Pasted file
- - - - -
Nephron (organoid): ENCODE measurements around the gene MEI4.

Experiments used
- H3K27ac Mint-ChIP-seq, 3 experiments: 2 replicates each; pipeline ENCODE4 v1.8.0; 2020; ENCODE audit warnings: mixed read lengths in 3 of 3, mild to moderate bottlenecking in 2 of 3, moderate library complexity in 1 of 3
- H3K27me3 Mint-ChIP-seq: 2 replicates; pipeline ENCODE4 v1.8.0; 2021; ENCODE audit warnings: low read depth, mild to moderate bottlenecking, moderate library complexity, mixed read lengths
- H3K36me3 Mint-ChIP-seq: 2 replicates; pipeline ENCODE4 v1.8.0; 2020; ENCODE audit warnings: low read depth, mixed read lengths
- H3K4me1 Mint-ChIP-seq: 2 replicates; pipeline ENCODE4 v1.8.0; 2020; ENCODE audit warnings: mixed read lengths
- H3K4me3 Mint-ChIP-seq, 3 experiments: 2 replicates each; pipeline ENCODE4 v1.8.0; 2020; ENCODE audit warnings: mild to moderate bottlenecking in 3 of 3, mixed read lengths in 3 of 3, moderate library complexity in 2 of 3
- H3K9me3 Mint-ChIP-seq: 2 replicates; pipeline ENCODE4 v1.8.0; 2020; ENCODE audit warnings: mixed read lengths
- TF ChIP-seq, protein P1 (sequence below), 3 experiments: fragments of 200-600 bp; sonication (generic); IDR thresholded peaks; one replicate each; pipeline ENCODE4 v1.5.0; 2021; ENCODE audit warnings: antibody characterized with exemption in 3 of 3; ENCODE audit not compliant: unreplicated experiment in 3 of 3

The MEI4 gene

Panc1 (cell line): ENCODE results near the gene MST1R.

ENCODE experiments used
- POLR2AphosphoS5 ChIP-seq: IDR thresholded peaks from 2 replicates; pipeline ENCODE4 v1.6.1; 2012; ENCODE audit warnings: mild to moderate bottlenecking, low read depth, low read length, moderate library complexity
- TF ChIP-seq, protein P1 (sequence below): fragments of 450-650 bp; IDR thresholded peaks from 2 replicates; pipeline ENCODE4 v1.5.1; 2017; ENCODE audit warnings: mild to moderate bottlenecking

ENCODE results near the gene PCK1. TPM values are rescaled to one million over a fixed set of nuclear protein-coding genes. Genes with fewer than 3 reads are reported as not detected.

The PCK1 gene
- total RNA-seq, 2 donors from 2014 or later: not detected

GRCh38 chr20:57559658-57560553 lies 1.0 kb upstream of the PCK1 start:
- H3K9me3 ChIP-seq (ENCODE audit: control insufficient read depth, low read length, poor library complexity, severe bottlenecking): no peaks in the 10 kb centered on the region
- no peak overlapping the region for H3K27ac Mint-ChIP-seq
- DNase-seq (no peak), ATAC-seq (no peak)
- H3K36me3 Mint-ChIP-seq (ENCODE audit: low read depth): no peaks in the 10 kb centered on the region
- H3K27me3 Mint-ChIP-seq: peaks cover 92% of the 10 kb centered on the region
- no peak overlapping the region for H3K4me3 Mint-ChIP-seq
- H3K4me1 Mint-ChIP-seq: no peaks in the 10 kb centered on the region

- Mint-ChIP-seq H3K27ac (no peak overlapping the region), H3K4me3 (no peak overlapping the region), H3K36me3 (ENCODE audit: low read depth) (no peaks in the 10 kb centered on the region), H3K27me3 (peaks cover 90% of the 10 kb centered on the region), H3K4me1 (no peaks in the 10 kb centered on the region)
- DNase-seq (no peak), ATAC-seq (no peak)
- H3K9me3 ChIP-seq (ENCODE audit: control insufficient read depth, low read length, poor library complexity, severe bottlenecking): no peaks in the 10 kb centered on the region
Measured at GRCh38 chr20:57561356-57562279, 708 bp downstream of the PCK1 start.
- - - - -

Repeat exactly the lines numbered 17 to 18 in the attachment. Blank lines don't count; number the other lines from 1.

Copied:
- total RNA-seq, 2 donors from 2014 or later: not detected

GRCh38 chr20:57559658-57560553 lies 1.0 kb upstream of the PCK1 start: